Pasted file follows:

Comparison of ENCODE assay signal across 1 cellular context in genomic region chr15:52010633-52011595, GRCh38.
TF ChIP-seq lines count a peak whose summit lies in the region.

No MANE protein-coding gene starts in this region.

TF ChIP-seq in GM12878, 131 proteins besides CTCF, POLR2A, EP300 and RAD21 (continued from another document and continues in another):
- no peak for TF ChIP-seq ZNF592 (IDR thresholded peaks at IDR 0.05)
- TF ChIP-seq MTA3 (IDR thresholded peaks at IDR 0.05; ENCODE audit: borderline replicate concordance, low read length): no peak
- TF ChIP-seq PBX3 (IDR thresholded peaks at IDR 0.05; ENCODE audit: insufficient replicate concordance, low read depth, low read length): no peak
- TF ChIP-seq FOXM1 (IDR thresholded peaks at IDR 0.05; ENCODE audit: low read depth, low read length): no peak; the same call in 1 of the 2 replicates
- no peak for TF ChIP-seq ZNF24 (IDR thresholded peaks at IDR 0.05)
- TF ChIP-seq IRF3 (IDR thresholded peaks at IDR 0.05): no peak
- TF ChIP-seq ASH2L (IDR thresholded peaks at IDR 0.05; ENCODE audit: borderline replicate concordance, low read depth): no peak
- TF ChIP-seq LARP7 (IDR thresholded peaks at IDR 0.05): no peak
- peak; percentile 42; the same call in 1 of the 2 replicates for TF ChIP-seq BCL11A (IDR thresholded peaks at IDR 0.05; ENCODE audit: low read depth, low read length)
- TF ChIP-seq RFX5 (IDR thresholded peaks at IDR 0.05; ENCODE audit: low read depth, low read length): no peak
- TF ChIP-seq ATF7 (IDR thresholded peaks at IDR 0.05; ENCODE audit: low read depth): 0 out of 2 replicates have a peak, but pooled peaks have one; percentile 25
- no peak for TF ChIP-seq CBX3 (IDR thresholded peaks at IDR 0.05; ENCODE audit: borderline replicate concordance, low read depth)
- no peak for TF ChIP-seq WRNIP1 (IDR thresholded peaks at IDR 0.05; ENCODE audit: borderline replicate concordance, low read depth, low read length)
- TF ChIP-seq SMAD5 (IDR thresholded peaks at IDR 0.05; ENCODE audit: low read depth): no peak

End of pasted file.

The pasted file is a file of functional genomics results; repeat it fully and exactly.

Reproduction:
Comparison of ENCODE assay signal across 1 cellular context in genomic region chr15:52010633-52011595, GRCh38.
TF ChIP-seq lines count a peak whose summit lies in the region.

No MANE protein-coding gene starts in this region.

TF ChIP-seq in GM12878, 131 proteins besides CTCF, POLR2A, EP300 and RAD21 (continued from another document and continues in another):
- no peak for TF ChIP-seq ZNF592 (IDR thresholded peaks at IDR 0.05)
- TF ChIP-seq MTA3 (IDR thresholded peaks at IDR 0.05; ENCODE audit: borderline replicate concordance, low read length): no peak
- TF ChIP-seq PBX3 (IDR thresholded peaks at IDR 0.05; ENCODE audit: insufficient replicate concordance, low read depth, low read length): no peak
- TF ChIP-seq FOXM1 (IDR thresholded peaks at IDR 0.05; ENCODE audit: low read depth, low read length): no peak; the same call in 1 of the 2 replicates
- no peak for TF ChIP-seq ZNF24 (IDR thresholded peaks at IDR 0.05)
- TF ChIP-seq IRF3 (IDR thresholded peaks at IDR 0.05): no peak
- TF ChIP-seq ASH2L (IDR thresholded peaks at IDR 0.05; ENCODE audit: borderline replicate concordance, low read depth): no peak
- TF ChIP-seq LARP7 (IDR thresholded peaks at IDR 0.05): no peak
- peak; percentile 42; the same call in 1 of the 2 replicates for TF ChIP-seq BCL11A (IDR thresholded peaks at IDR 0.05; ENCODE audit: low read depth, low read length)
- TF ChIP-seq RFX5 (IDR thresholded peaks at IDR 0.05; ENCODE audit: low read depth, low read length): no peak
- TF ChIP-seq ATF7 (IDR thresholded peaks at IDR 0.05; ENCODE audit: low read depth): 0 out of 2 replicates have a peak, but pooled peaks have one; percentile 25
- no peak for TF ChIP-seq CBX3 (IDR thresholded peaks at IDR 0.05; ENCODE audit: borderline replicate concordance, low read depth)
- no peak for TF ChIP-seq WRNIP1 (IDR thresholded peaks at IDR 0.05; ENCODE audit: borderline replicate concordance, low read depth, low read length)
- TF ChIP-seq SMAD5 (IDR thresholded peaks at IDR 0.05; ENCODE audit: low read depth): no peak